Nikon CoolPix L5 Review

Key Specifications

  • Review Price: £151.65

Last week I reviewed the Fujifilm FinePix A700, a camera so simple I had a hard time finding enough to write about. This week I’ve got another that is, if anything, even simpler. I’d better review another DSLR again soon or I’m going to forget how to work a real camera.

The Nikon CoolPix L5 was launched in the UK is September last year, along with the slightly more sophisticated L6, as the top end of Nikon’s CoolPix lifestyle-oriented L series of simple pocket compacts. It has an external design that bears a superficial resemblance to the budget priced 4-megapixel CoolPix L4, but the similarity is no more than skin deep. The L5 offers the advantages of a 7.2-megapixel sensor, 5x optical zoom lens, Nikon’s VR optical image stabilisation, and the current must-have gimmick, face detection technology. It’s also a lot more expensive than the L4, since it is currently available for around £152. However compared to other similarly-specified large-zoom point-and-shoot compacts such as the Kodak EasyShare C875 (£140), Olympus FE-240 (£170), Ricoh Caplio R5 (£200) and Panasonic Lumix DMC-FX07 (£220), the L5 is quite reasonably priced.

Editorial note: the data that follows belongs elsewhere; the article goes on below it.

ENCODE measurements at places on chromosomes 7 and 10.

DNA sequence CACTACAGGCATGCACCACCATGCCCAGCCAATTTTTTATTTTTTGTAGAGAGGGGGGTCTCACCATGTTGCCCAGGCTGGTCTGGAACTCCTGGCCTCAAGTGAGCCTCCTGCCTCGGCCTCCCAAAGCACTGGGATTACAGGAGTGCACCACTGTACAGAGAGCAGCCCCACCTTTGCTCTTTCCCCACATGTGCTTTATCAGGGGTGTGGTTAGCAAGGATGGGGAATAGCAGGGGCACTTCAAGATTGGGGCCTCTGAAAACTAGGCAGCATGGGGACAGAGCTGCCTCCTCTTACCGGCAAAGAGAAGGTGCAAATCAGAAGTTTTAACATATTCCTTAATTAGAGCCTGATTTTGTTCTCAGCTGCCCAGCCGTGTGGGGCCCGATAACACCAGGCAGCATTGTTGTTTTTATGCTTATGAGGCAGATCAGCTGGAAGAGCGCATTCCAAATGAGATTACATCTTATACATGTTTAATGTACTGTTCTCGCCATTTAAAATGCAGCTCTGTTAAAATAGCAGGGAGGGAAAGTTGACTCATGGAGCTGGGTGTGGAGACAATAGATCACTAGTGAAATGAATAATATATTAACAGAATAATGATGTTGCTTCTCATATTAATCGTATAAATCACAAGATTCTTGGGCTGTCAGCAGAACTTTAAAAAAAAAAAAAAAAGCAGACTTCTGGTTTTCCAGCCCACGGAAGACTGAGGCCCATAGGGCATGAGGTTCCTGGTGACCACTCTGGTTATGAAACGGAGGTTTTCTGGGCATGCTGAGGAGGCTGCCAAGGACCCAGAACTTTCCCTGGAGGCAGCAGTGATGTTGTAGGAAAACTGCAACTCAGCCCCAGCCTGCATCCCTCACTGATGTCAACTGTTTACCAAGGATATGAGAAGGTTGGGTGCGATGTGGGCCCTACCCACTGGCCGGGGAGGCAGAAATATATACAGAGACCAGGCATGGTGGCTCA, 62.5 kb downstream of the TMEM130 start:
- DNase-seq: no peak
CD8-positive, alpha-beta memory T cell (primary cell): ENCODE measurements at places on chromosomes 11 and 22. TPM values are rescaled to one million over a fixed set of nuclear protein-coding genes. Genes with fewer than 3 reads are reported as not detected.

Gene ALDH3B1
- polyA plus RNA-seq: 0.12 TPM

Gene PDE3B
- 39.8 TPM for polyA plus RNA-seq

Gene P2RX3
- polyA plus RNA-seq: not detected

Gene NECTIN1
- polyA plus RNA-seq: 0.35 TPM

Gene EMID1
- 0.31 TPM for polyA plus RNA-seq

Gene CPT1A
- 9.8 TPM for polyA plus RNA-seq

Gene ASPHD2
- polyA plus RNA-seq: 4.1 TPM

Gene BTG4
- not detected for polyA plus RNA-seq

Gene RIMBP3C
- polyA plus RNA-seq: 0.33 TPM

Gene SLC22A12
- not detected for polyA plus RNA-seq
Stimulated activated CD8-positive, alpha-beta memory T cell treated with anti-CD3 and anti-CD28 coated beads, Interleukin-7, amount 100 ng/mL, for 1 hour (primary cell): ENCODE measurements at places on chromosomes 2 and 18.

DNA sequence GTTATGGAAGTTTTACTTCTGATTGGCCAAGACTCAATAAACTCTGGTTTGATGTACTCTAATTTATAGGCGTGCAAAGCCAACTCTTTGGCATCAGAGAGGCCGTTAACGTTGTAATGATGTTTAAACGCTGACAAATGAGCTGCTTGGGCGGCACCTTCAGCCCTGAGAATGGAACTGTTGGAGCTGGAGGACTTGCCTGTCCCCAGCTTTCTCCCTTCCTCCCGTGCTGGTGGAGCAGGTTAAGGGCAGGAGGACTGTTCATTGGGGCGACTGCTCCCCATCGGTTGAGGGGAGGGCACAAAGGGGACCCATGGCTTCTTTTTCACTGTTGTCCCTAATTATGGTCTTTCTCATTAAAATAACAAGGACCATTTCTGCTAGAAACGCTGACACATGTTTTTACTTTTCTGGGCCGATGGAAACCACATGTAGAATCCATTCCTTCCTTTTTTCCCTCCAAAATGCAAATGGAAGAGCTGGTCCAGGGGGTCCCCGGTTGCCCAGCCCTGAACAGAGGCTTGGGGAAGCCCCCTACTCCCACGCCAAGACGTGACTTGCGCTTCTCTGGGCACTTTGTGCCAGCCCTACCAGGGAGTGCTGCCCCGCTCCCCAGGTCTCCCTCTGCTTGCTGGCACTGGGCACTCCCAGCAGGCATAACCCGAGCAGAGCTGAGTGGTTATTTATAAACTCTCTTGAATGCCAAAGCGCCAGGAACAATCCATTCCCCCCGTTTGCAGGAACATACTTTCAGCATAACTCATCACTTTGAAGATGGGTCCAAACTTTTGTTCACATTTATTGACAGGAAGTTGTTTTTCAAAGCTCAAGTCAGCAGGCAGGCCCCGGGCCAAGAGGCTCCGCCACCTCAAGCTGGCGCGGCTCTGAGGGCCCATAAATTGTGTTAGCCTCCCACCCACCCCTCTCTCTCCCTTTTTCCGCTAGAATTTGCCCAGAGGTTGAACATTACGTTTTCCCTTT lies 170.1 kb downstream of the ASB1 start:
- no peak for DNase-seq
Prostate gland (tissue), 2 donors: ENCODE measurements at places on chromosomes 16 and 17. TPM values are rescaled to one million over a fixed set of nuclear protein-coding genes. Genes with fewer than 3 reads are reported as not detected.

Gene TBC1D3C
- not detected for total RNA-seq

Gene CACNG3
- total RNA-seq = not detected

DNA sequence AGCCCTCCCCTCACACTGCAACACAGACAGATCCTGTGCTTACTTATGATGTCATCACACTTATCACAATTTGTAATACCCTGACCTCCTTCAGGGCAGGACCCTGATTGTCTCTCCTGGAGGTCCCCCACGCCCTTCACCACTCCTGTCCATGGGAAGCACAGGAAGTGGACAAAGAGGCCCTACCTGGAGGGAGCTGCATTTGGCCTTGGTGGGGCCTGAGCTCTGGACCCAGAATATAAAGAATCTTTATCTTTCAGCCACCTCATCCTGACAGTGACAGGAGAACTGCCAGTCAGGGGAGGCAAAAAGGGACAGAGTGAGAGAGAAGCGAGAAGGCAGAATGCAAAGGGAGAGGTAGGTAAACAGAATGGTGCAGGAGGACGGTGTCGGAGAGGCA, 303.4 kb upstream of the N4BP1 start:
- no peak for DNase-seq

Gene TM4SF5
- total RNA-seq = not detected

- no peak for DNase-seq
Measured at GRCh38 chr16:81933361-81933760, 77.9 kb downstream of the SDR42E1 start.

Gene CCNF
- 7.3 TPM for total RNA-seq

Despite having a couple of technological tricks up its sleeve, the CoolPix L5 is a very simple camera to use, designed for those people who want no bells and whistles, where all they have to do to take a picture is point it and press a button. Measuring 97 x 61 x 45mm and weighing about 220g including standard alkaline batteries it is quite large and surprisingly heavy for a compact, thanks mainly to the rather bulky 6.3 – 31.4mm (38 – 190mm equiv.) lens and the fact that it is powered by two AA cells. The lens does not retract fully into the camera body, making the camera an awkward shape to fit comfortably in your pocket. The extra size does mean that it is quite an easy camera to hold, with well-spaced controls and plenty of room to grip it both front and rear, however the slippery gloss finish and lack of any real handgrip mean that you have to keep a tight hold on it.

The body itself, although made largely of plastic, is strong and well constructed, and that shiny finish does help it resist marks and scratches. The controls are solidly mounted, and the battery hatch has a locking latch so it won’t come open in your pocket. This is just as well, since the batteries have no independent latch and are apt to fall out when you open it up to change the memory card.

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